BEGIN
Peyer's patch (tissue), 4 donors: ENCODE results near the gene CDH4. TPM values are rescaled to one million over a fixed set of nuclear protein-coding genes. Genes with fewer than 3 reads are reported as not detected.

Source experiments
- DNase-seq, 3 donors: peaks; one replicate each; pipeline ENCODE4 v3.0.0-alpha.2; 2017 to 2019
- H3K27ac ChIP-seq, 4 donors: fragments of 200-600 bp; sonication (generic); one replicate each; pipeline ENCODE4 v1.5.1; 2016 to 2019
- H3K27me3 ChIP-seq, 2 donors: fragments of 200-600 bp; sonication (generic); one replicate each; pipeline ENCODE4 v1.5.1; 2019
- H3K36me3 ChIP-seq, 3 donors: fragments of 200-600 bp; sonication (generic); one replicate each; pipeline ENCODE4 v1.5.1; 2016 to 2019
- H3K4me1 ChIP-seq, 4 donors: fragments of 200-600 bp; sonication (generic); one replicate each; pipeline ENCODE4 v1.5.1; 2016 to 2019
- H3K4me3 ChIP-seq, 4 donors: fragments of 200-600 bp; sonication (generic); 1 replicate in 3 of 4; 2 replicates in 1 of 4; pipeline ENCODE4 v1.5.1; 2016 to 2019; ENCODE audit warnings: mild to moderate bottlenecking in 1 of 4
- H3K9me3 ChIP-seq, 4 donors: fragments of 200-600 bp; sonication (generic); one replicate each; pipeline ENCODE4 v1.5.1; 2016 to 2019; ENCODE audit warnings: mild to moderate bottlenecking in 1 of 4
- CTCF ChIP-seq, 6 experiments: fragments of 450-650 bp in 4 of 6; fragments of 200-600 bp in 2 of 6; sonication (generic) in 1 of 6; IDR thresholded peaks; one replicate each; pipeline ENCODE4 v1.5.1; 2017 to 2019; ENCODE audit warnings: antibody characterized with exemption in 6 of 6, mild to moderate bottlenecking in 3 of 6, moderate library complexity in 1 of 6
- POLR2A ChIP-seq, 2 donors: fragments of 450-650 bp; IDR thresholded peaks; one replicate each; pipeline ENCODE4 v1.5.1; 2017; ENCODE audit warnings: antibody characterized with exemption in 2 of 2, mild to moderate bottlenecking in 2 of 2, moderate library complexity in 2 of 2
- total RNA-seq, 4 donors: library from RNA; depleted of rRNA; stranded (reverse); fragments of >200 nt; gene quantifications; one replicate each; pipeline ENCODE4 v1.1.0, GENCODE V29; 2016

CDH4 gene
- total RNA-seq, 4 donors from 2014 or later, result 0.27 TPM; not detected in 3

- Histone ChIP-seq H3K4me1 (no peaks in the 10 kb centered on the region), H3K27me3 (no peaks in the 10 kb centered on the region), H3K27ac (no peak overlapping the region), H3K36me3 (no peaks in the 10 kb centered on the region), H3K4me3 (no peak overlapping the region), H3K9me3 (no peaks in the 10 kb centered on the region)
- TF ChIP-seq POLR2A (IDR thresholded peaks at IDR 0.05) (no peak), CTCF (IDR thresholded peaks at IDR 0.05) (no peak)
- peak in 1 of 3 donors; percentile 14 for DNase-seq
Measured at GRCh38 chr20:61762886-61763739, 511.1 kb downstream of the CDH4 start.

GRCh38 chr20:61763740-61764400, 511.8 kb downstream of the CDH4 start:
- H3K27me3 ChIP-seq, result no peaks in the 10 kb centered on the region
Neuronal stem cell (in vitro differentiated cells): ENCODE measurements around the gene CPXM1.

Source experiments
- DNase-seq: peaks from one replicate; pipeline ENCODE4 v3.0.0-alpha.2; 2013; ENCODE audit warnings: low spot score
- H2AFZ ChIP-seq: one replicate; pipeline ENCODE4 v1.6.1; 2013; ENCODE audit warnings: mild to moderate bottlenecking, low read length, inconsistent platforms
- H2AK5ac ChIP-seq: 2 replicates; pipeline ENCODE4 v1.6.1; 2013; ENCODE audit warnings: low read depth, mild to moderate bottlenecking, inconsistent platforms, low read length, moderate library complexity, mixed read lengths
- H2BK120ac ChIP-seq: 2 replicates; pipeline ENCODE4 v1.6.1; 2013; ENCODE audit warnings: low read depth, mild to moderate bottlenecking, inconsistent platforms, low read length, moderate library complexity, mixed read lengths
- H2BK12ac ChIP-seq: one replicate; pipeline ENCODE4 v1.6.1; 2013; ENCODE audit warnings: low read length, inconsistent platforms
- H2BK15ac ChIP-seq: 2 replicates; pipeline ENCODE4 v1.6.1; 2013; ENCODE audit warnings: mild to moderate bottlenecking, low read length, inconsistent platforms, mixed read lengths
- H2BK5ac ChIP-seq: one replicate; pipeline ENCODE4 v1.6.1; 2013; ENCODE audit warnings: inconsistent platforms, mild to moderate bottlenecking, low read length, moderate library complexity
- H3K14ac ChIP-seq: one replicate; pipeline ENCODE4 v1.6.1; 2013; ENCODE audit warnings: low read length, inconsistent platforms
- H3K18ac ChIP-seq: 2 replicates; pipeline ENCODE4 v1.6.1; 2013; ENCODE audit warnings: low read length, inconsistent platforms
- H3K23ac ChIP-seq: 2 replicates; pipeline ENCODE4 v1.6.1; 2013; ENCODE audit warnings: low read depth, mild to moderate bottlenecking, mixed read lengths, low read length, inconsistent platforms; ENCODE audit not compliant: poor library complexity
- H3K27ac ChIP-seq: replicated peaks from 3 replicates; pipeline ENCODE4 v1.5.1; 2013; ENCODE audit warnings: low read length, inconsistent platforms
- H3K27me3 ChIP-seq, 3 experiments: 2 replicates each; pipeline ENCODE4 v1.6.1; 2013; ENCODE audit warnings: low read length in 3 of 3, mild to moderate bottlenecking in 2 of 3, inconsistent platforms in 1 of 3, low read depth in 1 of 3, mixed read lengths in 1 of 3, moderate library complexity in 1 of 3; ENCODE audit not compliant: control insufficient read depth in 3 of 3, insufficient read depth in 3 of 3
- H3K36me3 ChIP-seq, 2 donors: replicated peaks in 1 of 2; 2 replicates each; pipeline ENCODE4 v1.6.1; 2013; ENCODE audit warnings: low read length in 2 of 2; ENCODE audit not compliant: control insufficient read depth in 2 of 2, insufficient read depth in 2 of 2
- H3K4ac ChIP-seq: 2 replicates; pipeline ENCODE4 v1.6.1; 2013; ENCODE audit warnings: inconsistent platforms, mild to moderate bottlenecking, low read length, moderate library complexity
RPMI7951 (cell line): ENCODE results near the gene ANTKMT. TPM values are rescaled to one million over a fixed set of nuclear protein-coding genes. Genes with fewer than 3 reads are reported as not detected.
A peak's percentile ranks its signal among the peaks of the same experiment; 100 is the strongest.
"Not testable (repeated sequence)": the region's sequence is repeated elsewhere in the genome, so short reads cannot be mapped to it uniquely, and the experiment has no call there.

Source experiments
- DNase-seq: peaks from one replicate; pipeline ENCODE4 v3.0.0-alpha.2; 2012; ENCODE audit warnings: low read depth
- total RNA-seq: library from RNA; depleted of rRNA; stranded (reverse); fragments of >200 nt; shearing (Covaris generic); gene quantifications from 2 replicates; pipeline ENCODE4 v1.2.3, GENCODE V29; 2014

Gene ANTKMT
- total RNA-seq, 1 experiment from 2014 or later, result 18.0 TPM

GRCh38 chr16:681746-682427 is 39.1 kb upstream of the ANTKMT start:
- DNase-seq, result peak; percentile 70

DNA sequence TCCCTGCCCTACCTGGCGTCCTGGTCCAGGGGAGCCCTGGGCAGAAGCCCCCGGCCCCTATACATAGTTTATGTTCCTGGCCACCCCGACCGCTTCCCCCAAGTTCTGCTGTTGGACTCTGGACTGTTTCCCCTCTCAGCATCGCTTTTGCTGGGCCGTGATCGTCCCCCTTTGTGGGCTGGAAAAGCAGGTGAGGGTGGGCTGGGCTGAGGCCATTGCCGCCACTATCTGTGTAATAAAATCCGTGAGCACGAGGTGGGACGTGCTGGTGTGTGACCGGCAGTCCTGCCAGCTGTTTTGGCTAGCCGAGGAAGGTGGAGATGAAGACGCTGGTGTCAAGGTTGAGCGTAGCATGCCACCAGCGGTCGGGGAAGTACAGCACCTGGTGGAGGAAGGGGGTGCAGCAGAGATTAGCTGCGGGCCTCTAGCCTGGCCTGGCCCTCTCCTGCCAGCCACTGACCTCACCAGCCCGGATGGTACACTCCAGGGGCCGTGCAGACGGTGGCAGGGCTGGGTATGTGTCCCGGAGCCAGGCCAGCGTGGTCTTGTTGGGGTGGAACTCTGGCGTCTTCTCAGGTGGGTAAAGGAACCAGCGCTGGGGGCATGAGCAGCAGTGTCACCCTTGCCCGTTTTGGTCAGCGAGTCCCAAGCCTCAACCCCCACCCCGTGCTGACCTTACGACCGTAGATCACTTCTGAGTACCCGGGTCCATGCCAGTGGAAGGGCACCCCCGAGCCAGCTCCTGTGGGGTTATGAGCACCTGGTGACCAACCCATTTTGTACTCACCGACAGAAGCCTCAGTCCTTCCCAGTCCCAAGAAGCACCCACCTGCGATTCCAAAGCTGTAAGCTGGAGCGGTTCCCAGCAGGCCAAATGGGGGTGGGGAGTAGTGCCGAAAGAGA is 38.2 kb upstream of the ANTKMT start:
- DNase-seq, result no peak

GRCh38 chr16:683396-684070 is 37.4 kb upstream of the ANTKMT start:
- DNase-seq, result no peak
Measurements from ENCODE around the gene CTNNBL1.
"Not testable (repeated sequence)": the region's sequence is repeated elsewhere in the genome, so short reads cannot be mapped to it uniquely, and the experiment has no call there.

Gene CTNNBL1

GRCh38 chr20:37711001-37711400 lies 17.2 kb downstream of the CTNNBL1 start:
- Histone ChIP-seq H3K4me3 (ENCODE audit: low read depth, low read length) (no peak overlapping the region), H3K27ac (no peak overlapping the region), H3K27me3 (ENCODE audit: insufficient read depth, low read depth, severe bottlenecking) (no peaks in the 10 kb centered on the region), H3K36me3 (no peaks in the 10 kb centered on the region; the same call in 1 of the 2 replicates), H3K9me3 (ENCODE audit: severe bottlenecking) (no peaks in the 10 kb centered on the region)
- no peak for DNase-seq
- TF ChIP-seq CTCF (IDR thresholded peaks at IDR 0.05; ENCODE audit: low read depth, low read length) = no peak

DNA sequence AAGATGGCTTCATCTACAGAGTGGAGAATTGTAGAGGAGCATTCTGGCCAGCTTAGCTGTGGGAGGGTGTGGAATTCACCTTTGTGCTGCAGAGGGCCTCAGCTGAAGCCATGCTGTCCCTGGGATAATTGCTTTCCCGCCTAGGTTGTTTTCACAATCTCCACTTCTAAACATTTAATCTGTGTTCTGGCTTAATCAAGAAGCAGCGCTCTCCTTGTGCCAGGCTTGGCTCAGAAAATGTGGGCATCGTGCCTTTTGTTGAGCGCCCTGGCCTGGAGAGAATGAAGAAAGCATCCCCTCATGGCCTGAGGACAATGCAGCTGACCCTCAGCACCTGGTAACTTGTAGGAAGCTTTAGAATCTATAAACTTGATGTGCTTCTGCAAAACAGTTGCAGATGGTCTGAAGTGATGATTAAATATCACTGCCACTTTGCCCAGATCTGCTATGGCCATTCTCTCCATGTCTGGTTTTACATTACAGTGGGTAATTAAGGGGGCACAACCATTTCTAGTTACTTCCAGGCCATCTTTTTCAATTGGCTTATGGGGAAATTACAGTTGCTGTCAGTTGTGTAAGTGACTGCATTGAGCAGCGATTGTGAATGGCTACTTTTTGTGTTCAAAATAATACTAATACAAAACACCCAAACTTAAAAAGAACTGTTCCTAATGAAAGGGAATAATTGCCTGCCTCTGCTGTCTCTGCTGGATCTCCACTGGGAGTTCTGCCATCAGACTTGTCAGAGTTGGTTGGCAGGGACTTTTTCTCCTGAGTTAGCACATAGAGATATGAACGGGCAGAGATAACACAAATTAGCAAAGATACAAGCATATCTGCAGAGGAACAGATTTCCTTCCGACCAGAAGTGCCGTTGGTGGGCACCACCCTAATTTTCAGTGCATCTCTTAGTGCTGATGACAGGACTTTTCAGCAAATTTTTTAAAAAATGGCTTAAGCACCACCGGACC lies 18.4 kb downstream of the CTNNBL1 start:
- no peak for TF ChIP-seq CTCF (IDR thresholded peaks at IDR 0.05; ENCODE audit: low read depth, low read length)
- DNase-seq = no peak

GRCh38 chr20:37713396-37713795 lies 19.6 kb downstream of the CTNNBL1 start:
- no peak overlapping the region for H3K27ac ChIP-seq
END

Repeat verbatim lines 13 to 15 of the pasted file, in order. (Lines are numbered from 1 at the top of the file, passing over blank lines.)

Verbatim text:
CDH4 gene
- total RNA-seq, 4 donors from 2014 or later, result 0.27 TPM; not detected in 3

- Histone ChIP-seq H3K4me1 (no peaks in the 10 kb centered on the region), H3K27me3 (no peaks in the 10 kb centered on the region), H3K27ac (no peak overlapping the region), H3K36me3 (no peaks in the 10 kb centered on the region), H3K4me3 (no peak overlapping the region), H3K9me3 (no peaks in the 10 kb centered on the region)